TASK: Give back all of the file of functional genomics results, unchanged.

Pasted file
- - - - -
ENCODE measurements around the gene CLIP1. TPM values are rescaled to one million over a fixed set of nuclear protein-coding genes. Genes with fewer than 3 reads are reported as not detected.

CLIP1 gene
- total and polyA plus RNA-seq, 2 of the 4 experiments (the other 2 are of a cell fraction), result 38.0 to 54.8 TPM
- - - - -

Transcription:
ENCODE measurements around the gene CLIP1. TPM values are rescaled to one million over a fixed set of nuclear protein-coding genes. Genes with fewer than 3 reads are reported as not detected.

CLIP1 gene
- total and polyA plus RNA-seq, 2 of the 4 experiments (the other 2 are of a cell fraction), result 38.0 to 54.8 TPM